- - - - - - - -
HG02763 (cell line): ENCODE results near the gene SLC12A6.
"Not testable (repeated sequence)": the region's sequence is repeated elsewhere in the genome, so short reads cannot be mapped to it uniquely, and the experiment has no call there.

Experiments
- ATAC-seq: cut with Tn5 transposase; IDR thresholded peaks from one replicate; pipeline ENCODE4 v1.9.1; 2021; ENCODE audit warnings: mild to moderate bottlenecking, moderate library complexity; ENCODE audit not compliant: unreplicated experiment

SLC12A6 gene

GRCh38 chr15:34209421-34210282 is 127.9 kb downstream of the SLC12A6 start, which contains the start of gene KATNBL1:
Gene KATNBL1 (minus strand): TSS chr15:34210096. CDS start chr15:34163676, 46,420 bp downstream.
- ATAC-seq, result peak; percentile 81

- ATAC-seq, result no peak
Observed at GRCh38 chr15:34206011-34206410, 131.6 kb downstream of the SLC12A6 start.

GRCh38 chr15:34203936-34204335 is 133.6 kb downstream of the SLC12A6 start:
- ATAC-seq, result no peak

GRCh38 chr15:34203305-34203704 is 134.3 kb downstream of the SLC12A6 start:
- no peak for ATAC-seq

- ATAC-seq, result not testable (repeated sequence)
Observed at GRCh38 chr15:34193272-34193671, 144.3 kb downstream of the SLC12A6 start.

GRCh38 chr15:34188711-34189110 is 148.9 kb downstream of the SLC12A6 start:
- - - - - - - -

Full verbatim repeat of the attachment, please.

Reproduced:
HG02763 (cell line): ENCODE results near the gene SLC12A6.
"Not testable (repeated sequence)": the region's sequence is repeated elsewhere in the genome, so short reads cannot be mapped to it uniquely, and the experiment has no call there.

Experiments
- ATAC-seq: cut with Tn5 transposase; IDR thresholded peaks from one replicate; pipeline ENCODE4 v1.9.1; 2021; ENCODE audit warnings: mild to moderate bottlenecking, moderate library complexity; ENCODE audit not compliant: unreplicated experiment

SLC12A6 gene

GRCh38 chr15:34209421-34210282 is 127.9 kb downstream of the SLC12A6 start, which contains the start of gene KATNBL1:
Gene KATNBL1 (minus strand): TSS chr15:34210096. CDS start chr15:34163676, 46,420 bp downstream.
- ATAC-seq, result peak; percentile 81

- ATAC-seq, result no peak
Observed at GRCh38 chr15:34206011-34206410, 131.6 kb downstream of the SLC12A6 start.

GRCh38 chr15:34203936-34204335 is 133.6 kb downstream of the SLC12A6 start:
- ATAC-seq, result no peak

GRCh38 chr15:34203305-34203704 is 134.3 kb downstream of the SLC12A6 start:
- no peak for ATAC-seq

- ATAC-seq, result not testable (repeated sequence)
Observed at GRCh38 chr15:34193272-34193671, 144.3 kb downstream of the SLC12A6 start.

GRCh38 chr15:34188711-34189110 is 148.9 kb downstream of the SLC12A6 start: